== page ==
…because I’m an economist and a mom–that’s why!

Bush Tax Policy Doesn’t Pay for Obama Spending Policy

April 14th, 2010 . by economistmom

Of course, it didn’t pay for Bush spending policy, either, but the point is there’s even more of a disconnect between the revenues raised under the Obama-proposed Bush tax policy extended and projected Obama-proposed spending.

The above video clip from CNN’s IOUSA Solutions special (simply titled “Federal taxes fall short of spending” and featuring me on the panel and my boss Bob Bixby in the film) makes this simple point:  There’s a huge gap between spending and revenues, and no one solution, and in fact no “simple” solution (such as trimming only the defense budget or cutting only “waste, fraud and abuse”) will suffice.  And on the eve of the dreaded “Tax Day”, this should remind us that revenues, i.e., Taxes, will (unfortunately) have to come up.  But again, as only one part of the not-so-easy solution.

(Oh, and by the way, despite this story in yesterday’s Washington Post, I do think that gap between spending and revenues is still “huge”–even if it turns out to be “only” $1.3 trillion and not the Administration’s originally forecasted $1.6 trillion.  That was yet another way in which the Obama Administration seems to be continuing the federal budget practice of the prior Administration in ways I just don’t “get.”)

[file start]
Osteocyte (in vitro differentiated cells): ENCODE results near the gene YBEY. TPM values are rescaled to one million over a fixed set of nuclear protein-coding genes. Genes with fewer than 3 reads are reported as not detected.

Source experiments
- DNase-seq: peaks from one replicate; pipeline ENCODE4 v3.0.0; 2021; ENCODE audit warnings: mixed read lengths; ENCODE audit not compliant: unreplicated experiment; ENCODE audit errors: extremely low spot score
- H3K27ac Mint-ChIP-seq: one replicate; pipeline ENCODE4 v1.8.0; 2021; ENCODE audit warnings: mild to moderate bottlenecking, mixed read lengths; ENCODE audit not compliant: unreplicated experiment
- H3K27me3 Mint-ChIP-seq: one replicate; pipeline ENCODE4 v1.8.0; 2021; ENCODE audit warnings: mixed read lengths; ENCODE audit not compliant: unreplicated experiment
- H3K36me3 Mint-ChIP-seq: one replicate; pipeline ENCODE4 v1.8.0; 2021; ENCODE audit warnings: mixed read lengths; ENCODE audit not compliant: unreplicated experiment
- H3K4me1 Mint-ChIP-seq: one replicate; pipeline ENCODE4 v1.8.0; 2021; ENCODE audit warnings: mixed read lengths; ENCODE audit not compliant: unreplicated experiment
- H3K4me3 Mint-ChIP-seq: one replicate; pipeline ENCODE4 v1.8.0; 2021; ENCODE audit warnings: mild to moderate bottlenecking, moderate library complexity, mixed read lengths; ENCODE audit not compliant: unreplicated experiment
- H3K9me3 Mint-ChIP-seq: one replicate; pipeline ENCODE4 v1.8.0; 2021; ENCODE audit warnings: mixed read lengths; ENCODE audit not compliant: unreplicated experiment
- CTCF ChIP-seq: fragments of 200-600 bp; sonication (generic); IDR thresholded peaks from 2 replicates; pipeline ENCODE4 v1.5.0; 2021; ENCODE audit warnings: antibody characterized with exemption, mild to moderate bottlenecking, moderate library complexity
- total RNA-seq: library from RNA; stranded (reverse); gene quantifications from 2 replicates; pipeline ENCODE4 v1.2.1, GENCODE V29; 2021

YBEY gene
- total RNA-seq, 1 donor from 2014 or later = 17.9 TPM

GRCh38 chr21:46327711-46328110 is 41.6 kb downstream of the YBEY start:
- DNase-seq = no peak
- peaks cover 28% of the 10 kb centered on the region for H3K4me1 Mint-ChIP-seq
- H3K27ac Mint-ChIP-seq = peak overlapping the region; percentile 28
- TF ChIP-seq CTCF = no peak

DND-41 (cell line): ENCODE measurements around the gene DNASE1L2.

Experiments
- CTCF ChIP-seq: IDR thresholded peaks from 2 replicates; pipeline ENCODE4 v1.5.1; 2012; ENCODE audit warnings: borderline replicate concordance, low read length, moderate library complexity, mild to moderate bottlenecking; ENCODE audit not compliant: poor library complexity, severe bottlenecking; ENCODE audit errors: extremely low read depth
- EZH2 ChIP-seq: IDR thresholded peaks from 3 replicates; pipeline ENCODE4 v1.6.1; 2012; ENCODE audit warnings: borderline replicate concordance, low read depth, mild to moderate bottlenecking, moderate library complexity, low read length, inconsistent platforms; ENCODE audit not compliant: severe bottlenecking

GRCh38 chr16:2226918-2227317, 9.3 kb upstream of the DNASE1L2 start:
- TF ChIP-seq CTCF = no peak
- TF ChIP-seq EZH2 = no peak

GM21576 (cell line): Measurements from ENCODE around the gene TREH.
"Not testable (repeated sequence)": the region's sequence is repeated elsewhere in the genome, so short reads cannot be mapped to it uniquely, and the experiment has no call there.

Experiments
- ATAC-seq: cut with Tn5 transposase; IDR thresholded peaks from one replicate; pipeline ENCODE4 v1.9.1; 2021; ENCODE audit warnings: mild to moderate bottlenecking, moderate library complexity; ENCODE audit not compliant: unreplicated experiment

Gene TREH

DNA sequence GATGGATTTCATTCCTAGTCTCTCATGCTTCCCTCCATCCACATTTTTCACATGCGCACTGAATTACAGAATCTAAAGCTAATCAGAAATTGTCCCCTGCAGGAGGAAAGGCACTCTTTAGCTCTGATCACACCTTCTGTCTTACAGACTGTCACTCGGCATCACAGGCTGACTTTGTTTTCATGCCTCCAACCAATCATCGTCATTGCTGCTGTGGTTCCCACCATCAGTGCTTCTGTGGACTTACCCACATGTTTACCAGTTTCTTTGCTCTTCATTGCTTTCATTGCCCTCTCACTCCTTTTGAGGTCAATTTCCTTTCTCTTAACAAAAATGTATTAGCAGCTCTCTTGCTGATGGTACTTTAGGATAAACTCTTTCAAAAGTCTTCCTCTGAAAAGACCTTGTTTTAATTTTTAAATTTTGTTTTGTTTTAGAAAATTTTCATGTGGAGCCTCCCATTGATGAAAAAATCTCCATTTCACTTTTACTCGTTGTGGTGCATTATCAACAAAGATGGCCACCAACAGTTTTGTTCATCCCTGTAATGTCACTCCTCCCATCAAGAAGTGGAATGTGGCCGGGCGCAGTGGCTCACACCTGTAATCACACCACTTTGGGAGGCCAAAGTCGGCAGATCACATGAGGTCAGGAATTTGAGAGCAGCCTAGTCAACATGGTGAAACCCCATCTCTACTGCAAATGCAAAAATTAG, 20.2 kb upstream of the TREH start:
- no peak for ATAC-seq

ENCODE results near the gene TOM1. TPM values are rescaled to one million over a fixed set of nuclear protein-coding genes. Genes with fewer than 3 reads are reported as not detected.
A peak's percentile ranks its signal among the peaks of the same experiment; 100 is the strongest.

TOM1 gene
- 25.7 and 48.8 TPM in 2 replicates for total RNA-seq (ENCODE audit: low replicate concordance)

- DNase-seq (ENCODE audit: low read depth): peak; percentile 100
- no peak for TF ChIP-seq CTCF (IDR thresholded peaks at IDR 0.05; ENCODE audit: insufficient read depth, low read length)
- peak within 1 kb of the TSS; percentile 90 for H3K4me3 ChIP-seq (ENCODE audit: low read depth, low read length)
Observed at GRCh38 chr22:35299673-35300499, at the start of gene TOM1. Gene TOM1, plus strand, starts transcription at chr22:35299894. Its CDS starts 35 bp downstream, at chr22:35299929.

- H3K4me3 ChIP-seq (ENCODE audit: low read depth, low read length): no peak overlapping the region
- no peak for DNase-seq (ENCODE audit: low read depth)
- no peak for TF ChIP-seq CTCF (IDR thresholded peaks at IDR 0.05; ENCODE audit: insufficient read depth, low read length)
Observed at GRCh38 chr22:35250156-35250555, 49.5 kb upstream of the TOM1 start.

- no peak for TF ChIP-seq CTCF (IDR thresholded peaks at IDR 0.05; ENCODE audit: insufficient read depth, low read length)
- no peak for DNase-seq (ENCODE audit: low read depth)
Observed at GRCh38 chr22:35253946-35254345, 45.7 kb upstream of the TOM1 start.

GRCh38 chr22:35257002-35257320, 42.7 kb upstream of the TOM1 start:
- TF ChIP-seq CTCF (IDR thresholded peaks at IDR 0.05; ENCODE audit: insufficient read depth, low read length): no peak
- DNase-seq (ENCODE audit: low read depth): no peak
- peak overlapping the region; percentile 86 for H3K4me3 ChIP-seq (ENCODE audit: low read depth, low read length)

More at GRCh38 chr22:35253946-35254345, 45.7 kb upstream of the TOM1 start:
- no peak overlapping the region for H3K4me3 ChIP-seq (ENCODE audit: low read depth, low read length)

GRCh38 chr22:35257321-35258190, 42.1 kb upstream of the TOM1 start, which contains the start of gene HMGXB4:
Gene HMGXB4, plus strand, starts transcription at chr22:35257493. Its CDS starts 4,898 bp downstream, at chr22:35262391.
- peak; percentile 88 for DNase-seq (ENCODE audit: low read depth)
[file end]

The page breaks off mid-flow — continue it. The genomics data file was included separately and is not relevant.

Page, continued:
52 Responses to “Bush Tax Policy Doesn’t Pay for Obama Spending Policy”

  1. comment number 1 by: SteveinCH


    I’m sure you get a round of hear, hears from your regulars on this. My question for you is how we move past this discussion. Somehow, some way, people have to start putting specific solutions on the table that solve the problem so that those solutions can be debated.

    Listing the potential solutions is nice but ultimately uninspiring because it’s only a very small first step in the required problem solving.